J. Dewey Lutes Peer Research Award
The Army-Baylor University Graduate Program in Health & Business Administration has informally established the J. Dewey Lutes Peer Research Award, recognizing excellence in student research. The award was established in 1987 and named after J. Dewey Lutes, FACHA, the primary founder and the first Director-General of the ACHA (now ACHE) from 1933 to 1937.
Substance Use Disorder (SUD) Residential Treatment Program (RTP) Business Case Analysis (BCA)
Brooke Army Medical Center (BAMC) in San Antonio, Texas, is the largest and highest volume healthcare facility within the Defense Health Agency (DHA). BAMC provides the entire continuum of addiction care, from inpatient and residential treatment options to intensive outpatient programs, and multi-disciplinary outpatient treatments. Active-duty service member utilization of residential treatment programs for substance use disorders in purchased care (care provided outside the military health system) increased by 44% in four years. The average cost of mental health bed days increased by 25% during the same period. By examining a proposal to reassign underutilized Soldier Recovery Unit (SRU) space to better meet patient needs, this Business Case Analysis (BCA) provides BAMC’s Behavioral Health leaders with the likely costs and benefits associated with implementing an expanded Residential Treatment Program (RTP). The proposal advocates for an expanded RTP, allowing care to take place outside the main hospital, changing the treatment intensity to target a larger patient population, and changing the staffing requirements. Comparing the proposed expanded RTP with the status quo, this project shows that changing the RTP to treat a larger pool of lower acuity patients will reduce staff costs while increasing patient throughput for the program. Because purchased care recapture is vital to the expanded RTP, resulting in a positive return on investment in DHA-wide referral management, changes should be implemented before moving forward with this project. This project has implications for the DHA Behavior Health service line to improve the continuity of addiction care for active-duty service members.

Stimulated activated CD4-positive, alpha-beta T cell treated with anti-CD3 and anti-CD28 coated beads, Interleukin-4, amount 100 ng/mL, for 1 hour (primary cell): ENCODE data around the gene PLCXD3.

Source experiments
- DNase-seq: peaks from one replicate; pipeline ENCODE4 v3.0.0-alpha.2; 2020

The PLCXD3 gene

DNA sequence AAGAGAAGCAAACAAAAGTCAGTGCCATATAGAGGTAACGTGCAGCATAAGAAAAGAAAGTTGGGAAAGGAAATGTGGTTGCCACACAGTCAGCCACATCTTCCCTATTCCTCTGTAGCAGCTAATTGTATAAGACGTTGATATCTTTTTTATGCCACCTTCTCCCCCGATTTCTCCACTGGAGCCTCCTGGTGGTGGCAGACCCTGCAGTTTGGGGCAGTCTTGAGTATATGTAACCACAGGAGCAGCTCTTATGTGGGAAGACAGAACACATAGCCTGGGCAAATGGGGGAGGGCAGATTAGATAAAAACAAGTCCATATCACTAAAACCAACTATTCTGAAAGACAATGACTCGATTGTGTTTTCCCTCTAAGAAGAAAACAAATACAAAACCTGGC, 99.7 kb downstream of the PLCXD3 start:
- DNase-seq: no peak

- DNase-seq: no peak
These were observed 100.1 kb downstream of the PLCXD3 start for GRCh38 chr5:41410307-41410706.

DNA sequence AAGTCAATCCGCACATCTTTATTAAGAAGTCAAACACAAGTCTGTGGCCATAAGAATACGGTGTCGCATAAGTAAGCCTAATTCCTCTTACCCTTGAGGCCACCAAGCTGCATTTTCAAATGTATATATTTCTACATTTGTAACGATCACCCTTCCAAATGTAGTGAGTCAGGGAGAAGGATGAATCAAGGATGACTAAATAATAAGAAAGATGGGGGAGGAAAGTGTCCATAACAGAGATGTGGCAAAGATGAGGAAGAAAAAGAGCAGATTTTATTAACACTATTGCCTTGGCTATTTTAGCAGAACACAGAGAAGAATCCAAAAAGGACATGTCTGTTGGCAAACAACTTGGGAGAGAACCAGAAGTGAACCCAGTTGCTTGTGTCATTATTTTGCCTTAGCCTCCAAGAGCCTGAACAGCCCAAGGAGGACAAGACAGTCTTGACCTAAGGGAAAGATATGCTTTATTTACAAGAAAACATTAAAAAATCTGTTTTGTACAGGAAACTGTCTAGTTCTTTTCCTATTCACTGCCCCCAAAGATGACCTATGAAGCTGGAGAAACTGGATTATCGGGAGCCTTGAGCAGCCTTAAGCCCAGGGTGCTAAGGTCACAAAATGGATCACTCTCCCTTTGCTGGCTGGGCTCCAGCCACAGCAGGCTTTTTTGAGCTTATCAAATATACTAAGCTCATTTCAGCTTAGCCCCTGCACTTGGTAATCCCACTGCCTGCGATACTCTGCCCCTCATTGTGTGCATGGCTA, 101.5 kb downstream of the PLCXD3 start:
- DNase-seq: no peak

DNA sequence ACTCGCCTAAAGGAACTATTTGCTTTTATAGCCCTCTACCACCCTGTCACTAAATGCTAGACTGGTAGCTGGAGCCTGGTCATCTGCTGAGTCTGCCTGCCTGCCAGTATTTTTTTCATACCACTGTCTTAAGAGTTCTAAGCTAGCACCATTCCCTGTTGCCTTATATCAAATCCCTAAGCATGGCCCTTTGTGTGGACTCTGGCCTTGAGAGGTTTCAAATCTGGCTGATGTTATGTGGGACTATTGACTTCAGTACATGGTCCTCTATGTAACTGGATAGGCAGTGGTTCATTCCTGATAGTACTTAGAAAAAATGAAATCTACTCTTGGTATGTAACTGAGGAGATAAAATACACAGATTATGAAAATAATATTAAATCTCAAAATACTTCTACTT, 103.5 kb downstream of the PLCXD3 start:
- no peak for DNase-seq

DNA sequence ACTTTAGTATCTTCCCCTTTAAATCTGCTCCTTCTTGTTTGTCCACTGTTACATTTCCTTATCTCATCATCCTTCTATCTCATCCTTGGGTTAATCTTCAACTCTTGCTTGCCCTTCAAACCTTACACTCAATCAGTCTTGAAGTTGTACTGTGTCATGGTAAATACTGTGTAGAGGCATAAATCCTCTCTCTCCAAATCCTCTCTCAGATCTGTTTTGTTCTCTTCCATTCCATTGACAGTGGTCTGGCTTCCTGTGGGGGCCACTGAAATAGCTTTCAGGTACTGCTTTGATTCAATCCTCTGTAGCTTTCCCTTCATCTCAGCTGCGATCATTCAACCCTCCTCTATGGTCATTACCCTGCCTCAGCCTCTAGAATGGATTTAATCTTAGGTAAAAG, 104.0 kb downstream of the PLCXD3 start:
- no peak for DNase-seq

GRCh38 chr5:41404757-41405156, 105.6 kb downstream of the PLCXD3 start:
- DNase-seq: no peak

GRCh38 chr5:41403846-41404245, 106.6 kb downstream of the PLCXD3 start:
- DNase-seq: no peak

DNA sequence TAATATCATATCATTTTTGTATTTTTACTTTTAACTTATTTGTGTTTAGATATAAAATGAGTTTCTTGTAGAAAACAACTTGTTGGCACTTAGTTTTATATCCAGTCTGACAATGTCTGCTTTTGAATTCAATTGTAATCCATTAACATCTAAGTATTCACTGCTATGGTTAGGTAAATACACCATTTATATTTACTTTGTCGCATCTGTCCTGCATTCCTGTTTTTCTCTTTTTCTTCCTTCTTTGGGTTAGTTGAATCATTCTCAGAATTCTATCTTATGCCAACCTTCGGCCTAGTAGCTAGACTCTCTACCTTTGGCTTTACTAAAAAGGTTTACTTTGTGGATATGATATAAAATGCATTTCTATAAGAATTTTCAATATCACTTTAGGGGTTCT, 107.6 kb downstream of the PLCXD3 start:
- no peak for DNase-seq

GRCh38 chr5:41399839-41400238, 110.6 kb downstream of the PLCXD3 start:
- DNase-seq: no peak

Lead Measures for Zero Preventable Harm